In “Voice of the Central City: The Tenderloin Times, 1977-1994,” its most in-depth temporary exhibit yet, the tiny, elegant Tenderloin Museum offers a perspective on an aspect of the history of the neighborhood that’s both surprising and inspiring.
As the Tenderloin Museum’s new exhibit shows, the The Tenderloin Times—a newspaper of, by and for the culturally diverse people of one of San Francisco’s most challenged neighborhoods—was proactive, innovative (recognized by the Smithsonian Institution in 1991 for “groundbreaking use of desktop publishing technology”—Apple had donated computers) and influential. Comprising seven panels, including an introductory chronology, the exhibit illustrates—through text, archival images, cartoons and artwork—the major components of the free monthly. The panels represent, respectively, languages, cartoons, arts, investigative reporting, the homeless crisis and deaths.
Founded as a newsletter in 1977 by three homeless men who mimeographed 150 copies in the basement of Hospitality House, a community center on Turk Street, the Times evolved into a full newspaper, with a circulation of 15,000 at its peak, and was edited consecutively by journalist Rob Waters, local activist Sara Colm and others. It went on to win awards and acknowledgment.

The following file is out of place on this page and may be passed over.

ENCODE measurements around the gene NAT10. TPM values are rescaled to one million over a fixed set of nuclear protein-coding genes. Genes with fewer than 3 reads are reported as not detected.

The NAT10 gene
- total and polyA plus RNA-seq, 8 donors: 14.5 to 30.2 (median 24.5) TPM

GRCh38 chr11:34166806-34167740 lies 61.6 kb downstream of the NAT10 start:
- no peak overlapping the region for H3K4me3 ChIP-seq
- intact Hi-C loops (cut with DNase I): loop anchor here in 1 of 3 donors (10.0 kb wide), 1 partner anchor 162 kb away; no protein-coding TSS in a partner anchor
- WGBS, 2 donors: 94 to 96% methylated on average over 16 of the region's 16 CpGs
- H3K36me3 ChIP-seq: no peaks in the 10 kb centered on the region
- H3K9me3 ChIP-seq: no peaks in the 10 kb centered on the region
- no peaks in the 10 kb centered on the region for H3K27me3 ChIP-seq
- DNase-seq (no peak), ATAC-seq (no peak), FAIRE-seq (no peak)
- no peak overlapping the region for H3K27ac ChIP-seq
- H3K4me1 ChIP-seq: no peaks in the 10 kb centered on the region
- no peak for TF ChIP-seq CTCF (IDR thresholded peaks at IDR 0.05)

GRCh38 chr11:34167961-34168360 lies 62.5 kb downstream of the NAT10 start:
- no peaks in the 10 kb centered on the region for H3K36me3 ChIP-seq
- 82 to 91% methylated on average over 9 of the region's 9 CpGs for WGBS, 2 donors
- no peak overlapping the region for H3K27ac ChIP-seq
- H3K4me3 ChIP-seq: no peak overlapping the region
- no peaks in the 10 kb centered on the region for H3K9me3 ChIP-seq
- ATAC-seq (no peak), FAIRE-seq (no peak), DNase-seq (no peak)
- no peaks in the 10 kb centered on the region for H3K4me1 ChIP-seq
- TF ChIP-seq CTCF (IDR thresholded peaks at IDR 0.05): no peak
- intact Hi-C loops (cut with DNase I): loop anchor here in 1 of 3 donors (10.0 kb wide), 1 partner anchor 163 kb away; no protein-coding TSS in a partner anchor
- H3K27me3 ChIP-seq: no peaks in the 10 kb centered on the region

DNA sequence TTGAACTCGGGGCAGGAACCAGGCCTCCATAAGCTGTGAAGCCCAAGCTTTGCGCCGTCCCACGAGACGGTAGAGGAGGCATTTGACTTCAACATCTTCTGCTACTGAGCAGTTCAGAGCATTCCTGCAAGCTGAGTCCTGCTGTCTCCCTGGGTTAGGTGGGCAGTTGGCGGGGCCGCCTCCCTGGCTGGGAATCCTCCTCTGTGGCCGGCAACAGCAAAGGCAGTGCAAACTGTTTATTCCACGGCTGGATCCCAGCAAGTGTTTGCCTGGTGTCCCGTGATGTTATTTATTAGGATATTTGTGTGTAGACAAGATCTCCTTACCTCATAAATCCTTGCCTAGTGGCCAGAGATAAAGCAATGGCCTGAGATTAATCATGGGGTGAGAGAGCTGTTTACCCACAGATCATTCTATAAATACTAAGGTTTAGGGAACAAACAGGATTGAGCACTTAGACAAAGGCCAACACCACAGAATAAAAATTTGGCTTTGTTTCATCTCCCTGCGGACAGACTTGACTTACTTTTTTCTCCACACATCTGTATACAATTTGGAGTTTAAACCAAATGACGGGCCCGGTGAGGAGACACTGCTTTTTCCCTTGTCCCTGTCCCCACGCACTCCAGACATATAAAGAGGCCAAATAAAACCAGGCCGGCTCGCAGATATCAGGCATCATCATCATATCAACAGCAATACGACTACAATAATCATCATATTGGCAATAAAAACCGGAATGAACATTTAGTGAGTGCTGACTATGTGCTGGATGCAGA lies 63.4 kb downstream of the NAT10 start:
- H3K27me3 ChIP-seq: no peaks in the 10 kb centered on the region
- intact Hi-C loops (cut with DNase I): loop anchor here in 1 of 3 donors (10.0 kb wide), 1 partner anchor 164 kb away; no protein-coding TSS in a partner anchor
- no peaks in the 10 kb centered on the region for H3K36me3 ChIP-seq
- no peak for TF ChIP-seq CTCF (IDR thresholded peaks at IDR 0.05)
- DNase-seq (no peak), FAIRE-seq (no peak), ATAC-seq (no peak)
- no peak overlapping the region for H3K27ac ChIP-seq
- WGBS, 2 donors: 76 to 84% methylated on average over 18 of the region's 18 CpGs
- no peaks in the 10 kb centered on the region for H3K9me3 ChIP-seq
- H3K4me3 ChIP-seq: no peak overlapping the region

Perhaps most significant are the panels on investigative reporting, homelessness and deaths. Colm, exhibit co-creator—with museum founding program director, now executive director, Katie Conry—points to several of the Times’ early editorial battles on behalf of the community it represented: fighting to require developers to contribute toward low-cost housing in the neighborhood (“That set a national standard,” says Colm, who worked at the Times from 1980 to 1992, initially as a volunteer reporter) and promoting legislation to protect residential hotels from destruction. Those victories, Colm asserts, led to the rezoning of the Tenderloin to prohibit further high-rise encroachment.
The ongoing story of homeless deaths was one that “we literally stumbled on,” says Colm, “when a resident came into our offices and said, ‘There’s a body in the parking lot around the corner.’…We assigned a reporter but decided to take it further than the death of one homeless man… [we wanted to] see what the pattern was.” From 1986 on, the Times wrote a “homeless death” story every year, regularly interviewing people in shelters and studying records of hospitals and morgues using the Freedom of Information Act. “When the coroner’s office didn’t provide access, a pro bono lawyer helped us,” she says. “We put a human face on the tragedy of people dying alone and homeless on the street—the individual stories of veterans, alcoholics, refugees.” The mainstream media took note, and the stories helped to launch medical services and emergency shelters for the homeless.